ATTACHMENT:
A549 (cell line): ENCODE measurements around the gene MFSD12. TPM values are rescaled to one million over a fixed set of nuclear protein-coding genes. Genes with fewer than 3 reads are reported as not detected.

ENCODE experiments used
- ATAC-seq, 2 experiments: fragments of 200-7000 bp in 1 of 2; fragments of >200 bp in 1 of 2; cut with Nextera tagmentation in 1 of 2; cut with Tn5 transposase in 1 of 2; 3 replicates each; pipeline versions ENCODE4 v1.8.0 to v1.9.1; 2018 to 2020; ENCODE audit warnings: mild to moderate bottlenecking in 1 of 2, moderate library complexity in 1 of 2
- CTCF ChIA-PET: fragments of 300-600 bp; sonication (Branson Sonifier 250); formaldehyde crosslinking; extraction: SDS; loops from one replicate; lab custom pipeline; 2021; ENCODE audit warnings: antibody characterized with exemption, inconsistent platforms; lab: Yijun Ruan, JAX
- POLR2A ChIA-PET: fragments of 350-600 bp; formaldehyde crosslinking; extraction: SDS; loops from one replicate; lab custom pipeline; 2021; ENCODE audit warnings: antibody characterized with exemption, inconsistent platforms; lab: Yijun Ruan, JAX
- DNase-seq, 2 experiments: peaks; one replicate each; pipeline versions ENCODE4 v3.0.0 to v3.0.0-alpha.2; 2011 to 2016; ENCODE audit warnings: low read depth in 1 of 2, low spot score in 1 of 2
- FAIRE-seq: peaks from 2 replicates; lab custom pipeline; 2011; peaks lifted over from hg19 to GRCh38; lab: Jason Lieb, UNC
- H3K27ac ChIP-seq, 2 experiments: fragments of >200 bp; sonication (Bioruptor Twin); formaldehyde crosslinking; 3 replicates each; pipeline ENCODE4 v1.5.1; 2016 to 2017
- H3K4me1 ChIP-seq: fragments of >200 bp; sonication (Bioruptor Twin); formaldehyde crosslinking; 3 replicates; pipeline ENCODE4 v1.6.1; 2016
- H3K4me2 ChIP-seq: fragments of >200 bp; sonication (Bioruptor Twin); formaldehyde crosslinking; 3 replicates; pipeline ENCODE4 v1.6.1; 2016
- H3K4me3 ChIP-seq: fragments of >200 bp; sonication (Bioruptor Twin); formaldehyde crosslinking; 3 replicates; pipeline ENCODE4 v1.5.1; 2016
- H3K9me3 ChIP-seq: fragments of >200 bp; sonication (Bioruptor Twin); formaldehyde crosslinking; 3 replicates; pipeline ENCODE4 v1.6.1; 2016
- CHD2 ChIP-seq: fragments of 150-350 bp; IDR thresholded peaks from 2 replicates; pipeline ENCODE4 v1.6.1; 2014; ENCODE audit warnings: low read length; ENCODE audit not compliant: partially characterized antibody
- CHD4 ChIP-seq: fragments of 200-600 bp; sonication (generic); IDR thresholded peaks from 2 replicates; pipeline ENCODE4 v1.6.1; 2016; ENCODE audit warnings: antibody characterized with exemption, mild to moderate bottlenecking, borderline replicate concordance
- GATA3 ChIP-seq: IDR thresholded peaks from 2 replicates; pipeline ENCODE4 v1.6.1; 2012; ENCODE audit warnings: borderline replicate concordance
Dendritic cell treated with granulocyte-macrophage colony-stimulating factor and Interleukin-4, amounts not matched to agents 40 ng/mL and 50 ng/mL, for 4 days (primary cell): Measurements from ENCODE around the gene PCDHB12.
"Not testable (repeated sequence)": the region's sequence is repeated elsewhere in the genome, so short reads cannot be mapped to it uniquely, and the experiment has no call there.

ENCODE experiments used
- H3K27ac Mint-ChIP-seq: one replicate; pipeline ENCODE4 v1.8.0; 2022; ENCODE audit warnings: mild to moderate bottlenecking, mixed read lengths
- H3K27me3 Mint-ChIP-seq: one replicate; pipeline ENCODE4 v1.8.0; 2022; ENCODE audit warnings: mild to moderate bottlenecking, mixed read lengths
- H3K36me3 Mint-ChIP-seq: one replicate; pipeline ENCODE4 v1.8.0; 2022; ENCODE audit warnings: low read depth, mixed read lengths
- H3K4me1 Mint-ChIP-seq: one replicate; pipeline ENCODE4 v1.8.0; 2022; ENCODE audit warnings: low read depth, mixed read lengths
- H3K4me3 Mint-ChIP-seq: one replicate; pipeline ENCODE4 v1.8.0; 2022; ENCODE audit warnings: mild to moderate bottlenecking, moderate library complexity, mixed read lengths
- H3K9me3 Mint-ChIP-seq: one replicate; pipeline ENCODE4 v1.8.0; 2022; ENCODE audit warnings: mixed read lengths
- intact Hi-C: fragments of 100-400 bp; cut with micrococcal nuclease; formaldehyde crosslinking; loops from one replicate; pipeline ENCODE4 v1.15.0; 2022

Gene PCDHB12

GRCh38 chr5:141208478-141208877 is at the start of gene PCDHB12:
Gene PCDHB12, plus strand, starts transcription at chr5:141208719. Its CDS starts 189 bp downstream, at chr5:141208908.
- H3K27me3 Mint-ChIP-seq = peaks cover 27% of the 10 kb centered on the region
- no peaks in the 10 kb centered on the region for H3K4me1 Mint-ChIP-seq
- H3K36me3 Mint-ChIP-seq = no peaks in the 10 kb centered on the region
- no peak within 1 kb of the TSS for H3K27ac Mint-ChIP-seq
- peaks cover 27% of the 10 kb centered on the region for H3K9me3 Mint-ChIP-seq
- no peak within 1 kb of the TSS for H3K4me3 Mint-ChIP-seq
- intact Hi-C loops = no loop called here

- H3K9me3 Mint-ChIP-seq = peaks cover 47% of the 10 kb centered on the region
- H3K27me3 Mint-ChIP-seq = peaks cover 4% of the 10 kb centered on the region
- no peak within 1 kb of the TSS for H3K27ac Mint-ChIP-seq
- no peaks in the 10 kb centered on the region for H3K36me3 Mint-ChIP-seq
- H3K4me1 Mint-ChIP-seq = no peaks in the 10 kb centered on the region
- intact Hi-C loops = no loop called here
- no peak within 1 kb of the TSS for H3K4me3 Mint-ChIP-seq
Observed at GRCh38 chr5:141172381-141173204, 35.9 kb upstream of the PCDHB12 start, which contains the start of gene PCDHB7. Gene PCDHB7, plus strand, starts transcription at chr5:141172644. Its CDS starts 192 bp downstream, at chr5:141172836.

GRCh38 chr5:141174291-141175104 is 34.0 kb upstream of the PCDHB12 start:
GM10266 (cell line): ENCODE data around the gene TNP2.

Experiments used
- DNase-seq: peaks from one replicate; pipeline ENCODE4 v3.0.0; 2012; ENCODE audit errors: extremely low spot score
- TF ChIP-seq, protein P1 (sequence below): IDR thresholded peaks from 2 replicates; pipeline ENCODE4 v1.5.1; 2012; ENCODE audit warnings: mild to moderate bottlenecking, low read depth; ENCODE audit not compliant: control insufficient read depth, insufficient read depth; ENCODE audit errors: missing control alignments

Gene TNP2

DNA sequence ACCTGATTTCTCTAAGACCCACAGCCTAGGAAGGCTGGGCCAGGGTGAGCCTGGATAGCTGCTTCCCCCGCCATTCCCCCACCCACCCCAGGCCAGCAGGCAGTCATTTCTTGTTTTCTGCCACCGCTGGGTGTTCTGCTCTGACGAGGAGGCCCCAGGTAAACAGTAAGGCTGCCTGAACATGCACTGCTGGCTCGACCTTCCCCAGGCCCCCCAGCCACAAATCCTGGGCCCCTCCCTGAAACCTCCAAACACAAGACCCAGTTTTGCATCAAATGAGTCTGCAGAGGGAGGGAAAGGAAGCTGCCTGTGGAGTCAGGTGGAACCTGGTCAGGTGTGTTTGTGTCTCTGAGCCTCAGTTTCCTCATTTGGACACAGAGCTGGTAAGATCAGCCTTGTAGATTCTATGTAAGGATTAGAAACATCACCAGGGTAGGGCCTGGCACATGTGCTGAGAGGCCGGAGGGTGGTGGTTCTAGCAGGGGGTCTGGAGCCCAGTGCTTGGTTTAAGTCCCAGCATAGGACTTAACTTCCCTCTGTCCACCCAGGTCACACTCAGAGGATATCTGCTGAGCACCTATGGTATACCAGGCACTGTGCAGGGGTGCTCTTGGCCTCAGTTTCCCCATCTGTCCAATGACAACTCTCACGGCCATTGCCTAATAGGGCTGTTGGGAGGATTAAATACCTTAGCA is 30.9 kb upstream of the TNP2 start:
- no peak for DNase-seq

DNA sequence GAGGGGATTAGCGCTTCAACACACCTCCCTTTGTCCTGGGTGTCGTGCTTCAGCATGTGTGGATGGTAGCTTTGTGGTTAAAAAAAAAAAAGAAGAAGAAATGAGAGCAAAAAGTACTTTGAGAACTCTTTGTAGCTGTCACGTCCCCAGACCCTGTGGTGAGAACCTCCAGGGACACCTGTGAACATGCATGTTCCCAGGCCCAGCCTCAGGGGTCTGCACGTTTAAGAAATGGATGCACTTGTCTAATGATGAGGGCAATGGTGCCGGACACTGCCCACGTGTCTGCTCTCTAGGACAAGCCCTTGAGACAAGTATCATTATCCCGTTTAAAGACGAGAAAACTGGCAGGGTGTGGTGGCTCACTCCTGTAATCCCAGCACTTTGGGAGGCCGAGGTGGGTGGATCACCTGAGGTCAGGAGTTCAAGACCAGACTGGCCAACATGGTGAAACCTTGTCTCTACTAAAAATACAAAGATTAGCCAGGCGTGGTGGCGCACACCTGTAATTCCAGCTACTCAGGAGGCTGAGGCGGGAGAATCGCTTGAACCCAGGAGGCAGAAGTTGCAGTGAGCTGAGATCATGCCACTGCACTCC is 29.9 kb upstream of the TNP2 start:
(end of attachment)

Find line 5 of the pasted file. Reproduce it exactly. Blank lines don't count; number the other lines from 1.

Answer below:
- POLR2A ChIA-PET: fragments of 350-600 bp; formaldehyde crosslinking; extraction: SDS; loops from one replicate; lab custom pipeline; 2021; ENCODE audit warnings: antibody characterized with exemption, inconsistent platforms; lab: Yijun Ruan, JAX